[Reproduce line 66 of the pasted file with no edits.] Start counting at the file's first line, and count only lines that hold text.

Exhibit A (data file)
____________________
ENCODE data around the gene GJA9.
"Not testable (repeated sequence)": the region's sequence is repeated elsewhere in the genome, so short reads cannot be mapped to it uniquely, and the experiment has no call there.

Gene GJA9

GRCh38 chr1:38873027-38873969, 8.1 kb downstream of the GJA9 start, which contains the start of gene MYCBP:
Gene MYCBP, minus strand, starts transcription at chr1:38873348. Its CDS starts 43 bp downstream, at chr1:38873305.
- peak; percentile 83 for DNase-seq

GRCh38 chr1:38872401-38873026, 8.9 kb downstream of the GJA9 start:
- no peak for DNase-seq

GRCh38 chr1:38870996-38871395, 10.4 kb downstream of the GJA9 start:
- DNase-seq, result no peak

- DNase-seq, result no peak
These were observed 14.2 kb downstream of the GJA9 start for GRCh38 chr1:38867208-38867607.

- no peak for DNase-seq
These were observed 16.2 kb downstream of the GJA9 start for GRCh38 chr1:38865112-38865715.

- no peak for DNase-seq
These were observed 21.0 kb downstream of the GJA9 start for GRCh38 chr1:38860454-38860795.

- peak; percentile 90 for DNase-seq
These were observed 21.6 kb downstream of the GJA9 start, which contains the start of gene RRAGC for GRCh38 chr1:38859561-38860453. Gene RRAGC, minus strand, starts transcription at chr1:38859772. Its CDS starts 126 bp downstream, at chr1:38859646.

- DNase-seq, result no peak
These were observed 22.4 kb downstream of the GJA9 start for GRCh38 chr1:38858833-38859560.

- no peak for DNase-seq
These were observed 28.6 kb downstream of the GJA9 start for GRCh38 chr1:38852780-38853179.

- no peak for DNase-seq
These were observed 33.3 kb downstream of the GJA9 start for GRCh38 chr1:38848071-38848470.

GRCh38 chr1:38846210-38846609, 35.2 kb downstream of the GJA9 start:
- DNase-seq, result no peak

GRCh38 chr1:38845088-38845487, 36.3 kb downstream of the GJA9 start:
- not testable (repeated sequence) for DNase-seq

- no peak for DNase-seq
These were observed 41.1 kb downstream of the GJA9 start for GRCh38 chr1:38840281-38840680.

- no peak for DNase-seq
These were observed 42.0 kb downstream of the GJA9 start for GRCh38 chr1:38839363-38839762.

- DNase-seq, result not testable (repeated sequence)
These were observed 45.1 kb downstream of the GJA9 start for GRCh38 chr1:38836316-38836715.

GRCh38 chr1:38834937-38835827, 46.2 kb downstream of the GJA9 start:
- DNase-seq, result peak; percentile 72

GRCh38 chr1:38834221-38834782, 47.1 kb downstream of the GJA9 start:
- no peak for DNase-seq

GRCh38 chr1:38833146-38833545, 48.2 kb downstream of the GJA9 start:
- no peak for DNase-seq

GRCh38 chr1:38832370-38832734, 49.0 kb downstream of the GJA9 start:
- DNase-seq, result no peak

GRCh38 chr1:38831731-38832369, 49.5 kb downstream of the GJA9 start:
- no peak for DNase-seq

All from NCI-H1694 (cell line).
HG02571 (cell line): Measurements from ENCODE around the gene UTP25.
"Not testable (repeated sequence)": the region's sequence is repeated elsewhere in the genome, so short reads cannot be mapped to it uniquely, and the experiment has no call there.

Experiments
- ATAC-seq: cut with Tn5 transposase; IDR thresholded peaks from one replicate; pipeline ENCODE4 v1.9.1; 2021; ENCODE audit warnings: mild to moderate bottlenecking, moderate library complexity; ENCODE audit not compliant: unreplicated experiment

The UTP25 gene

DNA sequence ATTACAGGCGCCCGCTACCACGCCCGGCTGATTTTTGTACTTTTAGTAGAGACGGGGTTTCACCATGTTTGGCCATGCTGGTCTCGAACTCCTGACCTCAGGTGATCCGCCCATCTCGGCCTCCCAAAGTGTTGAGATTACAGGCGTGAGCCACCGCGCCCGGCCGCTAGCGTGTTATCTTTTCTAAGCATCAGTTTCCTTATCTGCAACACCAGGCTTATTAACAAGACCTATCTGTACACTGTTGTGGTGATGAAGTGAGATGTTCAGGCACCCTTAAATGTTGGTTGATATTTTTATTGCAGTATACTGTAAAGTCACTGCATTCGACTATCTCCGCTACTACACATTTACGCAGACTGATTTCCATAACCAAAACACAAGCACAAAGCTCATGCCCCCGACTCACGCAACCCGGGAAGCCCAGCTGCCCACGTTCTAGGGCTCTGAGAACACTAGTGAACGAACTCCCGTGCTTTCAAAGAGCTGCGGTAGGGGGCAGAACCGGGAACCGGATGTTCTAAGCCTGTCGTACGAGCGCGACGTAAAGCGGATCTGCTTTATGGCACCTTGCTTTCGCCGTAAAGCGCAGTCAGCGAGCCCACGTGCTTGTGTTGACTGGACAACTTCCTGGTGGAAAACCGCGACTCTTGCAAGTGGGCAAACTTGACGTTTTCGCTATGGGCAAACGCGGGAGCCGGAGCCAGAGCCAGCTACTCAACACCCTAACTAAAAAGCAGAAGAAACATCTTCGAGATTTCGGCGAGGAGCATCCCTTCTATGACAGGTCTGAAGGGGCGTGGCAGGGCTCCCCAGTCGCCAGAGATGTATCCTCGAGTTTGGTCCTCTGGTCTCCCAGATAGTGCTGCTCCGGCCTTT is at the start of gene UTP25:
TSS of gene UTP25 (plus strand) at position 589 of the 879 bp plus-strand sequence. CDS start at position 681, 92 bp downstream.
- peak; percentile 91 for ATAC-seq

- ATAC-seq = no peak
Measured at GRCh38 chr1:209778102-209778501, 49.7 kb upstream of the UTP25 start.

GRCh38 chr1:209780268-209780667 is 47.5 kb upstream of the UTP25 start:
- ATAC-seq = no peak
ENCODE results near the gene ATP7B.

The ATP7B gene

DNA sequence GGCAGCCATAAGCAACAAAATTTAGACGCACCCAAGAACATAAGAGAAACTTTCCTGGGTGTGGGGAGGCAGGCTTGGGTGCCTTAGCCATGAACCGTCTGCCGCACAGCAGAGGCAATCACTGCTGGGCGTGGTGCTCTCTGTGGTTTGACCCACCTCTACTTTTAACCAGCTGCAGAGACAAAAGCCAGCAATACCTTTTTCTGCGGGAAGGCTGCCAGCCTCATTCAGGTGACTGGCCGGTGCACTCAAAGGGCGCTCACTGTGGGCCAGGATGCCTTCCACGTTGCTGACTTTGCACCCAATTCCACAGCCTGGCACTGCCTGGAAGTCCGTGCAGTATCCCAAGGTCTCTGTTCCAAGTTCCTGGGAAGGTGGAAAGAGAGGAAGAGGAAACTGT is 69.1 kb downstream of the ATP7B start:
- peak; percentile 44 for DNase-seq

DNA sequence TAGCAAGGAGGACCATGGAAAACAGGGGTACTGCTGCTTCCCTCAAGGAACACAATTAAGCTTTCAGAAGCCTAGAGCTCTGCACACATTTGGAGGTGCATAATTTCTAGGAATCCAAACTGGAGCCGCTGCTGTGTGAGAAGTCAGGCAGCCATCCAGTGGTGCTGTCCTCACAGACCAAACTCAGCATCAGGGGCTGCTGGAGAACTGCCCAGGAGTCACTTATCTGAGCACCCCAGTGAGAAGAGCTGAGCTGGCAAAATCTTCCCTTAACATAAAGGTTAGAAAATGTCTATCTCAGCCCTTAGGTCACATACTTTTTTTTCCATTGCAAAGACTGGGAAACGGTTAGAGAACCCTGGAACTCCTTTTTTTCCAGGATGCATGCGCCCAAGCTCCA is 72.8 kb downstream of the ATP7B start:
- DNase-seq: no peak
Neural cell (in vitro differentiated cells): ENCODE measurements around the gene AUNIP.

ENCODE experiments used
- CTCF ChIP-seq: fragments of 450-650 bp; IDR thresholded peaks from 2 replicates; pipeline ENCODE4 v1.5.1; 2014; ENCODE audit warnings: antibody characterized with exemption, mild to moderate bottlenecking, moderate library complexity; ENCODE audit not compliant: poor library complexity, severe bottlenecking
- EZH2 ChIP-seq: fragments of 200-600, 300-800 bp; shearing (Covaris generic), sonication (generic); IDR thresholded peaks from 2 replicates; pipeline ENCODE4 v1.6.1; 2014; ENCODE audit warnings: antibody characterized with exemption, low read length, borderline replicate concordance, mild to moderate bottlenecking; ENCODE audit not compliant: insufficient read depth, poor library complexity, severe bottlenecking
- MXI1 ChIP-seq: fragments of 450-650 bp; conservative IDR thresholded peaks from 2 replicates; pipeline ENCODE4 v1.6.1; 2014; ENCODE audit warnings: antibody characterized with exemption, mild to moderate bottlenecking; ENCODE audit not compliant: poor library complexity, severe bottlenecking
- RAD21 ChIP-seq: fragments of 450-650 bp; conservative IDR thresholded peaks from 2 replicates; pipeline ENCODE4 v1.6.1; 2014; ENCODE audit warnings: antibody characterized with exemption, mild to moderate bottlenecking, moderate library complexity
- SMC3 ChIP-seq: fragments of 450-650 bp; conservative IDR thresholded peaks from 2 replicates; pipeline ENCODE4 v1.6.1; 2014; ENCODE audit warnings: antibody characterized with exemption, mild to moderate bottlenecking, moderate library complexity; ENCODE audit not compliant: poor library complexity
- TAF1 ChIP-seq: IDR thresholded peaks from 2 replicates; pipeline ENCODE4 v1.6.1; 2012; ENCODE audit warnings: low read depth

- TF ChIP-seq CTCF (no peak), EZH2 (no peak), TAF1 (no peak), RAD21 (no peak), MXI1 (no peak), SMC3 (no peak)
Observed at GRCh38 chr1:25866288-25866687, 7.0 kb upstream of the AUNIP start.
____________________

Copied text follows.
- CTCF ChIP-seq: fragments of 450-650 bp; IDR thresholded peaks from 2 replicates; pipeline ENCODE4 v1.5.1; 2014; ENCODE audit warnings: antibody characterized with exemption, mild to moderate bottlenecking, moderate library complexity; ENCODE audit not compliant: poor library complexity, severe bottlenecking